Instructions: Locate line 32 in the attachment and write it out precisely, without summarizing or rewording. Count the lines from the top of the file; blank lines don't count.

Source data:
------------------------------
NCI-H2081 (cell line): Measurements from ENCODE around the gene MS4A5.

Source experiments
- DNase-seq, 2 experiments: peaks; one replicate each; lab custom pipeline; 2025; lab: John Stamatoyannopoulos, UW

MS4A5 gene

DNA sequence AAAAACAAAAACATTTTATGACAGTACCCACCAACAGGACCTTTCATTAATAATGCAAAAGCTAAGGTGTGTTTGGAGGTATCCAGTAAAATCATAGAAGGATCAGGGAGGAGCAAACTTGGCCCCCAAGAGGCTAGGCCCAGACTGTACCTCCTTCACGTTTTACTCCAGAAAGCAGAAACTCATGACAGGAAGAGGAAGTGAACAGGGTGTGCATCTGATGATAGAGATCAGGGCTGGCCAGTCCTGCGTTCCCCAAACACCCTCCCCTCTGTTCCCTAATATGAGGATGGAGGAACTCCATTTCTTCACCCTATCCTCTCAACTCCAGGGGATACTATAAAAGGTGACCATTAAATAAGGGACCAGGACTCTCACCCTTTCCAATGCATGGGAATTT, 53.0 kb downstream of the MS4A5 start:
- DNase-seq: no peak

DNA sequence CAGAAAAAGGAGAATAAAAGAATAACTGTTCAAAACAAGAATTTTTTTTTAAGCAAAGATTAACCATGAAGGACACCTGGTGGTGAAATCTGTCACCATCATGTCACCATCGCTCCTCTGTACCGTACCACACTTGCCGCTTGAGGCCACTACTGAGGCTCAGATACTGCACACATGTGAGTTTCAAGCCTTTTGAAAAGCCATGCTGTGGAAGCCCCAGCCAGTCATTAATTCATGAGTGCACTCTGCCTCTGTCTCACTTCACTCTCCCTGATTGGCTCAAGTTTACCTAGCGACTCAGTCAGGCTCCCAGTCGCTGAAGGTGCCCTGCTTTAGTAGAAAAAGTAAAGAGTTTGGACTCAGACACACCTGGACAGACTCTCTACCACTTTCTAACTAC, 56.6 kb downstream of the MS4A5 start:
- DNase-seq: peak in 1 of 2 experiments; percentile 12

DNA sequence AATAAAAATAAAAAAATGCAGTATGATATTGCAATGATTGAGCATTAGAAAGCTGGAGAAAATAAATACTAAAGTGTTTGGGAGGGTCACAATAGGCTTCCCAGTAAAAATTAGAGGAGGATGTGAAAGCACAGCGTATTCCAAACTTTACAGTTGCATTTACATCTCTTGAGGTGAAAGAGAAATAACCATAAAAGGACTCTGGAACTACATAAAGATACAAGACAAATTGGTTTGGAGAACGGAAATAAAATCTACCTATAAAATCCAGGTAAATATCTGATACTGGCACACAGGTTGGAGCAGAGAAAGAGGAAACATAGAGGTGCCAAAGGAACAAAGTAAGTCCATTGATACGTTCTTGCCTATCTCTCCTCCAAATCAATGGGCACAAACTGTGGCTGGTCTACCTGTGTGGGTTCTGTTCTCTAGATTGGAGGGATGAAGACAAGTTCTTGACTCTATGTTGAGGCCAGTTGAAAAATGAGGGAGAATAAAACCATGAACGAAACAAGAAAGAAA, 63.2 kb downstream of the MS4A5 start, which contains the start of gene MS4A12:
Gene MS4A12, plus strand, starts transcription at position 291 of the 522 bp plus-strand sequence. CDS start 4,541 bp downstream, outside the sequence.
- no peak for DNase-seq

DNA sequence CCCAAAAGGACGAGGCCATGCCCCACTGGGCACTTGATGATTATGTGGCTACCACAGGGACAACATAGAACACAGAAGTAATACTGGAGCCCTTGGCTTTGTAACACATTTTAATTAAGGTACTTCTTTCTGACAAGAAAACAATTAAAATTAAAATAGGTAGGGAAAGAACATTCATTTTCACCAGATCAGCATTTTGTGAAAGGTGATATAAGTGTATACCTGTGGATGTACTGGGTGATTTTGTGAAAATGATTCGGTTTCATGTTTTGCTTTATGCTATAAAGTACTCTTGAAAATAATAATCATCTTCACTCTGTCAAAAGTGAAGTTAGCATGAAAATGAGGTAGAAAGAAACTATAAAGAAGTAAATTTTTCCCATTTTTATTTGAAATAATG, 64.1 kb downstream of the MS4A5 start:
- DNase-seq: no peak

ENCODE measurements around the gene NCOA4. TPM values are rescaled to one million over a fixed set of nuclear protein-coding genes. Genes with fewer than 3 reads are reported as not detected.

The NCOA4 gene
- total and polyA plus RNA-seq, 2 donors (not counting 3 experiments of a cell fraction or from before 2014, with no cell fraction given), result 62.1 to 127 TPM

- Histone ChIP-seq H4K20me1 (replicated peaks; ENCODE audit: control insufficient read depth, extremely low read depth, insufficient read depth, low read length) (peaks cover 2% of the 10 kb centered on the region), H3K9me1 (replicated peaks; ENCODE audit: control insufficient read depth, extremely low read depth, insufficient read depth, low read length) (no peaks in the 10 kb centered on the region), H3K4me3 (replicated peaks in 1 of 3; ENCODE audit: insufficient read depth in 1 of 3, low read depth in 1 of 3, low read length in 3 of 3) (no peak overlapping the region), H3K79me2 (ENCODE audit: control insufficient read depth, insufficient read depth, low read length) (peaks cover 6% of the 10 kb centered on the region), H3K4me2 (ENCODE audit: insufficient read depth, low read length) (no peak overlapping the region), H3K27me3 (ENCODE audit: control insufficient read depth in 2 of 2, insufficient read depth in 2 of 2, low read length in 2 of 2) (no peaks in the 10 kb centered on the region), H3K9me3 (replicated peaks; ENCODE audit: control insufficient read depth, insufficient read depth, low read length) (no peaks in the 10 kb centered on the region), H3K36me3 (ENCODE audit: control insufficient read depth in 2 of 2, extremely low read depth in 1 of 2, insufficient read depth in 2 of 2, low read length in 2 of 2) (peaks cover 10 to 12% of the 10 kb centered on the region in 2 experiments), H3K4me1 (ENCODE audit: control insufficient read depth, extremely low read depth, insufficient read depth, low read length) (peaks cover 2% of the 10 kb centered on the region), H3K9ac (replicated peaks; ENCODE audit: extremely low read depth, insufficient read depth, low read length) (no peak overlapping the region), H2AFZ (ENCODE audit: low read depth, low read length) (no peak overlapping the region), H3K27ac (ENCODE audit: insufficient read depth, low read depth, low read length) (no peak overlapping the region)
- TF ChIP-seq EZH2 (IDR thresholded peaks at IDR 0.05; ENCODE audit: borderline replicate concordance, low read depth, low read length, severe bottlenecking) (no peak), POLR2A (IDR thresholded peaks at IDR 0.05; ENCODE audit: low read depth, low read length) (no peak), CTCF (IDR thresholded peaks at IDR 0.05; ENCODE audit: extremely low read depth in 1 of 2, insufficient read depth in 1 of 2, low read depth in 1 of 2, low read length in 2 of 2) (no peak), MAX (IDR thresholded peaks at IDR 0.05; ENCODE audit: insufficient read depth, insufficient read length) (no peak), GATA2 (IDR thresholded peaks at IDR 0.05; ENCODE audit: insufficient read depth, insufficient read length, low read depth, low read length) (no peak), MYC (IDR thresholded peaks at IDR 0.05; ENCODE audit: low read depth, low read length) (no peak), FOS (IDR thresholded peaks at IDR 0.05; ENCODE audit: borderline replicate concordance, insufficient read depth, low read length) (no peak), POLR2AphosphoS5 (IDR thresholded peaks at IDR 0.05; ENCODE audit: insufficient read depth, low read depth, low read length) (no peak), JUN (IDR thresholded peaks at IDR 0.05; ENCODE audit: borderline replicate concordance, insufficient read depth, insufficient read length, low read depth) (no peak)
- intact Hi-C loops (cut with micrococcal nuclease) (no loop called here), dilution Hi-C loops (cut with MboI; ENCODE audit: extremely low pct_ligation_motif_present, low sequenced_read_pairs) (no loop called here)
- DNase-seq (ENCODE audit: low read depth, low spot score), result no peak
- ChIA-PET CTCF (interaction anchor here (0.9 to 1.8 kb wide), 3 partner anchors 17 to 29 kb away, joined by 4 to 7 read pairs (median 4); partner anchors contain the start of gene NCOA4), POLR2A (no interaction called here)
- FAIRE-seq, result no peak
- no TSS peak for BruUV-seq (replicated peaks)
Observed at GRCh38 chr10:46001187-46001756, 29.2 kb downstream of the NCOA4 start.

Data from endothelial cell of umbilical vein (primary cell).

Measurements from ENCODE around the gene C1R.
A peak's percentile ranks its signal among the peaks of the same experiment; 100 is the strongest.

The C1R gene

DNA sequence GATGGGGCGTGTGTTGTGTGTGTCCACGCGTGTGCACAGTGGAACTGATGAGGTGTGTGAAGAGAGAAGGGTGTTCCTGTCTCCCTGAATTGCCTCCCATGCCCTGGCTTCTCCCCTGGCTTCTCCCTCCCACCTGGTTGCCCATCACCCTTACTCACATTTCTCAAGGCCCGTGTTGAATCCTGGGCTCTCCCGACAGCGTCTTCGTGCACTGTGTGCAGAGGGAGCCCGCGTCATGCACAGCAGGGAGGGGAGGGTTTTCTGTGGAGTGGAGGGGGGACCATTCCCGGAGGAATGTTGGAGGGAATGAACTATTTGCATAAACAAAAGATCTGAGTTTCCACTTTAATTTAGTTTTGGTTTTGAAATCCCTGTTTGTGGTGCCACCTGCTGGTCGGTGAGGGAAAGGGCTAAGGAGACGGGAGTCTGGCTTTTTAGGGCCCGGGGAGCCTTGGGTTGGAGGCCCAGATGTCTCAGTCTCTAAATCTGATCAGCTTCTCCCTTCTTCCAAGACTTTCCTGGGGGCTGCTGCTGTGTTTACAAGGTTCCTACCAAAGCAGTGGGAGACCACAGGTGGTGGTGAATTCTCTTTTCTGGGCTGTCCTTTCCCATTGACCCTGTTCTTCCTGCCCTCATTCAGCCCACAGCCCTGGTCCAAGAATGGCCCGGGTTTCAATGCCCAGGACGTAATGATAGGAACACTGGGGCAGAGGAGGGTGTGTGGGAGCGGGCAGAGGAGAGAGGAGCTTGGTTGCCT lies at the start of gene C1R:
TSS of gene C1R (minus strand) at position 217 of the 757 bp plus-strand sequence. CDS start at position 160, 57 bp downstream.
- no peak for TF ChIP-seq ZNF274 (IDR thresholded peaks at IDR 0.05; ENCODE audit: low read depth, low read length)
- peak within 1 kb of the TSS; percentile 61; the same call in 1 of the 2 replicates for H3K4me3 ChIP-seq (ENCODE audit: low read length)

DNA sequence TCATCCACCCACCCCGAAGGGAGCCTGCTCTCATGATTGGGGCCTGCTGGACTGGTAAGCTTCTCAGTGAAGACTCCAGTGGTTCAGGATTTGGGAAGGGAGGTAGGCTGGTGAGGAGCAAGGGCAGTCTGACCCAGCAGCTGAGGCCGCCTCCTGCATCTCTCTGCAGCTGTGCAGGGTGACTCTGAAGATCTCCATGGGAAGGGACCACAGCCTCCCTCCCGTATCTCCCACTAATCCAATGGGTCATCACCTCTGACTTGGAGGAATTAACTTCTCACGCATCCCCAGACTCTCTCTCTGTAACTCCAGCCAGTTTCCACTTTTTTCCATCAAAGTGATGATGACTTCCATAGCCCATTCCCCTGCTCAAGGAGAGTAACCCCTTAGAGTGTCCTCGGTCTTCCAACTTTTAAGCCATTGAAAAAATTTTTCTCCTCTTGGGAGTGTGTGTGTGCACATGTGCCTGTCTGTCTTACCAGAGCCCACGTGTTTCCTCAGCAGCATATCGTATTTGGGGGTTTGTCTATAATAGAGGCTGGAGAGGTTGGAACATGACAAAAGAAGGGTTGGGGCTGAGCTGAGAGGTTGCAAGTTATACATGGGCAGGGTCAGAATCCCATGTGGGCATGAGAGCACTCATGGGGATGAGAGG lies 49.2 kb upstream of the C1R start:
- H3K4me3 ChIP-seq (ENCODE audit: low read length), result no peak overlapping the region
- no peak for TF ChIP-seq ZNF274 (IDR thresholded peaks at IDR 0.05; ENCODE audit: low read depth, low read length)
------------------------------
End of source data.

- peak within 1 kb of the TSS; percentile 61; the same call in 1 of the 2 replicates for H3K4me3 ChIP-seq (ENCODE audit: low read length)